Suzanne Collins, The Hunger Games

Suzanne Collins
“Peeta,” I say lightly. “You said at the interview you’d had a crush on me forever. When did forever start?”
“Oh, let’s see. I guess the first day of school. We were five. You had on a red plaid dress and your hair... it was in two braids instead of one. My father pointed you out when we were waiting to line up,” Peeta says.
“Your father? Why?” I ask.
“He said, ‘See that little girl? I wanted to marry her mother, but she ran off with a coal miner,’” Peeta says.
“What? You’re making that up!” I exclaim.
“No, true story,” Peeta says. “And I said, ‘A coal miner? Why did she want a coal miner if she could’ve had you?’ And he said, ‘Because when he sings... even the birds stop to listen.’”
“That’s true. They do. I mean, they did,” I say. I’m stunned and surprisingly moved, thinking of the baker telling this to Peeta. It strikes me that my own reluctance to sing, my own dismissal of music might not really be that I think it’s a waste of time. It might be because it reminds me too much of my father.
“So that day, in music assembly, the teacher asked who knew the valley song. Your hand shot right up in the air. She stood you up on a stool and had you sing it for us. And I swear, every bird outside the windows fell silent,” Peeta says.
“Oh, please,” I say, laughing.
“No, it happened. And right when your song ended, I knew—just like your mother—I was a goner,” Peeta says. “Then for the next eleven years, I tried to work up the nerve to talk to you.”
“Without success,” I add.
“Without success. So, in a way, my name being drawn in the reaping was a real piece of luck,” says Peeta. For a moment, I’m almost foolishly happy and then confusion sweeps over me. Because we’re supposed to be making up this stuff, playing at being in love not actually being in love. But Peeta’s story has a ring of truth to it. That part about my father and the birds. And I did sing the first day of school, although I don’t remember the song. And that red plaid dress... there was one, a hand-me-down to Prim that got washed to rags after my father’s death.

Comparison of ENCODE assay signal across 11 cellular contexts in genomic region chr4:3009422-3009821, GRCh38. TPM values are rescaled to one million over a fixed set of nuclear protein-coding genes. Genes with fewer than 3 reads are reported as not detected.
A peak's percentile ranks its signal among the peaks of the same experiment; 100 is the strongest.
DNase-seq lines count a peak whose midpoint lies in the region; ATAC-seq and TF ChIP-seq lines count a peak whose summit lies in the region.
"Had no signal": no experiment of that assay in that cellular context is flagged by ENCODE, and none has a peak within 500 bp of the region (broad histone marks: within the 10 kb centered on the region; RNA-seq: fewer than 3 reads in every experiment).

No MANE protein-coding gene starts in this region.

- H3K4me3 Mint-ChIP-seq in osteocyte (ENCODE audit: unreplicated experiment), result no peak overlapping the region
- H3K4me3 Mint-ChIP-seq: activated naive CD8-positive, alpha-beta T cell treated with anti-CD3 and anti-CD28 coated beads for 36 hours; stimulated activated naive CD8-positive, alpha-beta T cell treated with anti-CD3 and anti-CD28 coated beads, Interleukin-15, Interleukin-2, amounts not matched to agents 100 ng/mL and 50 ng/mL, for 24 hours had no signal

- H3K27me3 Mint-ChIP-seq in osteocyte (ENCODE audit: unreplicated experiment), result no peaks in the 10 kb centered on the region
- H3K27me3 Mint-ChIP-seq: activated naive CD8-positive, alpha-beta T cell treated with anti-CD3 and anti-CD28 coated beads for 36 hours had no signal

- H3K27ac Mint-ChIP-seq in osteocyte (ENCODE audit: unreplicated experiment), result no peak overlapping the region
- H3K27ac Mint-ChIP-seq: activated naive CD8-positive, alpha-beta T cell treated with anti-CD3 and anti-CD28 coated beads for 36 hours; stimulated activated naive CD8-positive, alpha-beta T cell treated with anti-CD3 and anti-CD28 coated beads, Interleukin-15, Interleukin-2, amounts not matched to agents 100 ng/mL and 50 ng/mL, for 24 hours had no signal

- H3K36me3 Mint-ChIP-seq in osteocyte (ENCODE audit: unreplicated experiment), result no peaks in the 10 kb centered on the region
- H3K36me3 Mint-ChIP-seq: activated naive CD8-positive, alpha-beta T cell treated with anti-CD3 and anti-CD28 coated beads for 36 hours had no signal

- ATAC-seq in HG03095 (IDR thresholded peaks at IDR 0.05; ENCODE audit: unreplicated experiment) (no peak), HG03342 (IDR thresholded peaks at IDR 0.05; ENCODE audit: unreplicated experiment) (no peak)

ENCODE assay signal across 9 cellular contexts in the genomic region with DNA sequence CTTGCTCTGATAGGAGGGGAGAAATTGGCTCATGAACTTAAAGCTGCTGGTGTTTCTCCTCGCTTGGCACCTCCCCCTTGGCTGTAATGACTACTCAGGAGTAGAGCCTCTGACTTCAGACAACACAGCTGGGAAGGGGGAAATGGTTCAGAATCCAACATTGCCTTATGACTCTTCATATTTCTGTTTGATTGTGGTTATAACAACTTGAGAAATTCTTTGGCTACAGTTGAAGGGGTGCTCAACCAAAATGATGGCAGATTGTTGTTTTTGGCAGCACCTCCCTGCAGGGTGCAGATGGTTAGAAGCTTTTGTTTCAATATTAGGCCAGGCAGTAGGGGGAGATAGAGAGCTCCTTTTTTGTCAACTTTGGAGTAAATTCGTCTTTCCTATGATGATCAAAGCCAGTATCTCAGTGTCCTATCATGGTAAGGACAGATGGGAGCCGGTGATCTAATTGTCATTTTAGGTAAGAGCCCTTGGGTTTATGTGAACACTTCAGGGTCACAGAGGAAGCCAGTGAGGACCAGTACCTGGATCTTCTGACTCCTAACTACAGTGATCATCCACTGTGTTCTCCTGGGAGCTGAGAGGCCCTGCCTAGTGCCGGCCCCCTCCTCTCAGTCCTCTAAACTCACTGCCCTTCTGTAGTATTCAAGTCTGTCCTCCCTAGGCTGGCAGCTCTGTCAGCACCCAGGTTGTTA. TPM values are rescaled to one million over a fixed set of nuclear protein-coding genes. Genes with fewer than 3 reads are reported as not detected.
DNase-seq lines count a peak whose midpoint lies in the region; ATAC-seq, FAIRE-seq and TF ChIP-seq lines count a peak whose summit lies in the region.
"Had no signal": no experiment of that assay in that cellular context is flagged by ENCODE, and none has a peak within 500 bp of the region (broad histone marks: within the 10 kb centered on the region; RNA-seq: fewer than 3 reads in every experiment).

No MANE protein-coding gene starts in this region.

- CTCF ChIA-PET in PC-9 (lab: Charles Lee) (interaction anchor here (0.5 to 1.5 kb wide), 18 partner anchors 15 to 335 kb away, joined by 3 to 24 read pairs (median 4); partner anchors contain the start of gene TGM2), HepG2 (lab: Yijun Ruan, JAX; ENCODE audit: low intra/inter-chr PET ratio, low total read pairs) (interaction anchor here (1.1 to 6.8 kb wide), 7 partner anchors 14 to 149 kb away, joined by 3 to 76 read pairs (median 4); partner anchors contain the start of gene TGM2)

It would explain another thing, too. Why Peeta took a beating to give me the bread on that awful hollow day. So, if those details are true... could it all be true?
“You have a... remarkable memory,” I say haltingly. “I remember everything about you,” says Peeta, tucking a loose strand of hair behind my ear. “You’re the one who wasn’t paying attention.”
“I am now,” I say.
“Well, I don’t have much competition here,” he says. I want to draw away, to close those shutters again, but I know I can’t. It’s as if I can hear Haymitch whispering in my ear, “Say it! Say it!”
I swallow hard and get the words out. “You don’t have much competition anywhere.” And this time, it’s me who leans in.”
Suzanne Collins, The Hunger Games

Suzanne Collins
“In the end, the only person I truly want to comfort me is Haymitch, because he loves Peeta, too.”
Suzanne Collins, Mockingjay

Suzanne Collins
“Fire beats roses again.”
Suzanne Collins, Mockingjay

Suzanne Collins
“He tilts his forehead down to rest against mine and pulls me closer. His skin, his whole being radiates heat from being so near the fire, and I close my eyes, soaking in his warmth. I breathe in the smell of snow-dampened leather and smoke and apples, the smell of all those wintry days we shared before the Games. I don't try to move away. Why should I anyway? His voice drops to a whisper. "I love you." That's why.”
Suzanne Collins, Catching Fire